My father makes about what a senior narrow body captain makes a year in management (including $30k from air force retirement). Even though he has a decent gig, he is ready to quit because of all the corporate BS. He is tired of his boss's breathing down his neck every chance they get. I'll take the freedom of a cockpit any day...

Also, I never thought I could live on $20-$30k/yr, but as long as you keep your spending in check, it's not half bad. Money isn't everything. I'd much rather be doing what I want and making 1/5 of what I'd make if I went into another career field.

How's that saying go? Pilots work for free, but get paid to put up with the B.S.?

~wheelsup
 

k2774

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don't look at my profile.............come on "wheelsup." i know you're smarter than that.
 

LearLove

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superjet said:
People definitely do not live within their means any more. They need to take a lesson from their grandparents when it comes to finances. I mean people have to have a big house with a massive mortgage, credit cards, brand new cars and then they say poor me I'm broke. Unfortunately are society has brainwashed us into "get debt and have stuff" what a waste!!!

I fully agree. I have 5500 left to pay on my car then I'm totally debt free. The only thing I'll finance in the years to come is a house if I can get to the point where I could buy one. I learned my lesson, a few years ago I ran up a credit card after I upgraded, then got downgraded, took me almost 3 years pay off and I'll never do that again. Pre 911 I almost took an AOPA loan to but a C-150 at 10.5% interest. That 18000 C-150 would have cost me about 30000 when I finally paid off the loan. That on stupid move I didn't make in my life. I still want an airplane but will rent until the day I can but that 18-20 thousand dollar C-150 in cash.
 

wheelsup

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k2774 said:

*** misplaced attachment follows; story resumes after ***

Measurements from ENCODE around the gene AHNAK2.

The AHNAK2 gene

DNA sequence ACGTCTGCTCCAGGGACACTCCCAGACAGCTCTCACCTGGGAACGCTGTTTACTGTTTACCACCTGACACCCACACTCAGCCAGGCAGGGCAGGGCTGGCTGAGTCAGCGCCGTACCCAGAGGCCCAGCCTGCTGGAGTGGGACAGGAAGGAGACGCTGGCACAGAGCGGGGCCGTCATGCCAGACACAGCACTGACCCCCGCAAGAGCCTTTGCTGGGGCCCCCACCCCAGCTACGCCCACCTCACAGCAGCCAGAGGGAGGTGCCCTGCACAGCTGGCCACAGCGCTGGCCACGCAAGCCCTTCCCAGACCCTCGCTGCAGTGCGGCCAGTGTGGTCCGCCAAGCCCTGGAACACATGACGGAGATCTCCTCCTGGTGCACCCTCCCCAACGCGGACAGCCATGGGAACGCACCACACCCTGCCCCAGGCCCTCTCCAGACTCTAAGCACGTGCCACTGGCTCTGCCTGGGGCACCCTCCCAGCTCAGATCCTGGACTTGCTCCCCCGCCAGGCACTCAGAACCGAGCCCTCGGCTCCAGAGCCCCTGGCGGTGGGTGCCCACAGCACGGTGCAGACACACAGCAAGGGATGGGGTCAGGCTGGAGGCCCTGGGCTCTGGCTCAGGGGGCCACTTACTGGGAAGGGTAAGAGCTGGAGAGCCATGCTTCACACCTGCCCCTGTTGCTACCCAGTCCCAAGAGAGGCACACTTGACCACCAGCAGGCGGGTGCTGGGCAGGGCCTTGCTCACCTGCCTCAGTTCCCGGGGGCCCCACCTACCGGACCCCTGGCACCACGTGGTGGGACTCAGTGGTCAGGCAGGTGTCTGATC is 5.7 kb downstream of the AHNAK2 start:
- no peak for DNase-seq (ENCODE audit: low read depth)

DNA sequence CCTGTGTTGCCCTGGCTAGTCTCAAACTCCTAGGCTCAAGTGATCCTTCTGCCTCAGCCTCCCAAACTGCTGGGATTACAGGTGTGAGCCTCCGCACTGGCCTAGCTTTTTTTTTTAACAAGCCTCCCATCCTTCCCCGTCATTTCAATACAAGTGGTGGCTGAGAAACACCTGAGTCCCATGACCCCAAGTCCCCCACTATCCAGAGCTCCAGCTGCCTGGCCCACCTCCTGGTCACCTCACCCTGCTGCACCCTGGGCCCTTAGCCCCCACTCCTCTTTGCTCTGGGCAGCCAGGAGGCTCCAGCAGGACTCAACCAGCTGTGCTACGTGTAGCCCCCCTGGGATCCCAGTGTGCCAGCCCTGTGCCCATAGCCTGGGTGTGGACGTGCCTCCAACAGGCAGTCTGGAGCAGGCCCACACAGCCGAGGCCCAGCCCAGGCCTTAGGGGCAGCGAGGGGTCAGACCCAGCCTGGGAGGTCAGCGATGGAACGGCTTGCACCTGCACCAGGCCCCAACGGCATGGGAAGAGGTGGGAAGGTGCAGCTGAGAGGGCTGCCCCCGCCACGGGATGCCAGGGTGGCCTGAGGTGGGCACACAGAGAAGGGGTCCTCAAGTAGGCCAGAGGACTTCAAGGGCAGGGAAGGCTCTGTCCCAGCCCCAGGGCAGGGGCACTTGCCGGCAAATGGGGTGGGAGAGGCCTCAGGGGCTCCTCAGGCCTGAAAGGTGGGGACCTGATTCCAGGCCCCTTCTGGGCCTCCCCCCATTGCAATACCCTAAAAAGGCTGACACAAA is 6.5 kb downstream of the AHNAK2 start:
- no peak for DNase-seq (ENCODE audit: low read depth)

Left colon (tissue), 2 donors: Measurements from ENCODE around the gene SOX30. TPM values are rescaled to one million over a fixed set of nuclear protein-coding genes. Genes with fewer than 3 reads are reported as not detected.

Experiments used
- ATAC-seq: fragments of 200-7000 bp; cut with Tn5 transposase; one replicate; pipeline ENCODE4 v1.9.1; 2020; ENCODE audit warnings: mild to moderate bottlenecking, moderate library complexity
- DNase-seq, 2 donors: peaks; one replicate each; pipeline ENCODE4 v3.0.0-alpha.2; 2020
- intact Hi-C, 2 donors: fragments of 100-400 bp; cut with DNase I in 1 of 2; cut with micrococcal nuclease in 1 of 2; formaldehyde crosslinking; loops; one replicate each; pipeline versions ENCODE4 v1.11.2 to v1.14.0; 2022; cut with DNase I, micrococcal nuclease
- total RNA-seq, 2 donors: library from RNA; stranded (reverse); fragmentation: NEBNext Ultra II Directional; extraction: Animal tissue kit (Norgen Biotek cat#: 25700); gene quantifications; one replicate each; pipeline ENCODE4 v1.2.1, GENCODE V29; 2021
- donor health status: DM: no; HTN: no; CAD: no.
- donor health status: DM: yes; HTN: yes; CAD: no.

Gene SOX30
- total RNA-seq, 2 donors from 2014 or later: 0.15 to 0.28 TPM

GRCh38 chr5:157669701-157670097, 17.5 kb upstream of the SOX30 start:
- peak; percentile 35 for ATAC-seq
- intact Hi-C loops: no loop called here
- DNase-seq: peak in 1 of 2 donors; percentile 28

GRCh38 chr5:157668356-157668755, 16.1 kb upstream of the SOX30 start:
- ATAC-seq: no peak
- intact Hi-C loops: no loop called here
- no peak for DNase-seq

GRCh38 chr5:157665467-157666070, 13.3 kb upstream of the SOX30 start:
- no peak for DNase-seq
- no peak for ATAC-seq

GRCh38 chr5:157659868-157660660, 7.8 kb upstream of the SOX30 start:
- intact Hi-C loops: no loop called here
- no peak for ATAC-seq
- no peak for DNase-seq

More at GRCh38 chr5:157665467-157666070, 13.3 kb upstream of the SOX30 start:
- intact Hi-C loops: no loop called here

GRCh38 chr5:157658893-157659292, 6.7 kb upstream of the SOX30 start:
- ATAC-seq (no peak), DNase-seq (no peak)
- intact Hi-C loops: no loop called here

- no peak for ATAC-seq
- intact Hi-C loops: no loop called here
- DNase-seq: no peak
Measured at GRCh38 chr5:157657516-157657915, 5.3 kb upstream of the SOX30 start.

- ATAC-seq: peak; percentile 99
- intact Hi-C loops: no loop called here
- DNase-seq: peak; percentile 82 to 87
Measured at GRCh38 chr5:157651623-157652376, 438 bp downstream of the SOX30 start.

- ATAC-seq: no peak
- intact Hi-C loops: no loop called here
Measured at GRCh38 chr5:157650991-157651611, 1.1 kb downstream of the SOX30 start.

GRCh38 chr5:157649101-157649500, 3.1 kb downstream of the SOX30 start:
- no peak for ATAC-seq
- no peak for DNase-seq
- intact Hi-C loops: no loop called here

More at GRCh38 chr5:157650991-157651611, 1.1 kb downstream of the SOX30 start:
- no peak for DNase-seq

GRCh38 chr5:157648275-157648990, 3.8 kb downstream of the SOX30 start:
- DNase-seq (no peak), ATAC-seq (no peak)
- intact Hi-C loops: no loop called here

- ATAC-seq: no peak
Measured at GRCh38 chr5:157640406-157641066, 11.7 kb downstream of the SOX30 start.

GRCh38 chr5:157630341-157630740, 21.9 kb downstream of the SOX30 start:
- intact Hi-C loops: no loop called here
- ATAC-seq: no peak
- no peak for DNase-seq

don't look at my profile.............come on "wheelsup." i know you're smarter than that.


Since you're done with the airlines, please use your physics degree to come up with some alternative energy source. That way I will still have a job in 10 years. Thanks.

~wheelsup
 

learthirty5

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----
I agree with you Earl Williams. If i wasnt flying I would be running a lift out in Colorado somewhere. No money in that, but holy hell would i be happy.
 

Ralgha

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k2774 said:
Plumbers, Electricians, AC/Refrigeration, Carpenters, etc. have the opportunity to make loads of money, but you have to be willing to WORK.
Mean annual wages for 2004:
Plumber, Pipefitters, and Steamfitters (includes A/C): $44,110
Plumber, Pipefitters, and Steamfitters 90 Percentile (realistic "top out"): $70,140
Electrician: $44,900
Electrician 90 Percentile (realistic "top out"): $69,940
Carpenter: $37,970
Carpenter 90 Percentile (realistic "top out"): $59,600

k2774 said:
Railroad Engineers/Conductors top out at 90-100K and there is massive hiring at the railroads.
Locomotive Engineers: $54,680
Locomotive Engineers 90 percentile (realistic "top out"): $87,960
Railroad Conductors and Yardmasters: $52,580
Railroad Conductors and Yardmasters 90 percentile (realistic "top out"): $84,780

All data taken from the U.S. Department of Labor Bureau of Labor Statistics.

Don't you hate it when reality just completely f$$ks your argument?
 

k2774

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it's amazing how some of you will dig to the bottom of the earth to dispute a claim. use this energy to fight for better wages.
 

Ralgha

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Dig to the bottom of the earth? It took me all of 5 minutes to find those numbers. Nice comeback though, er, um...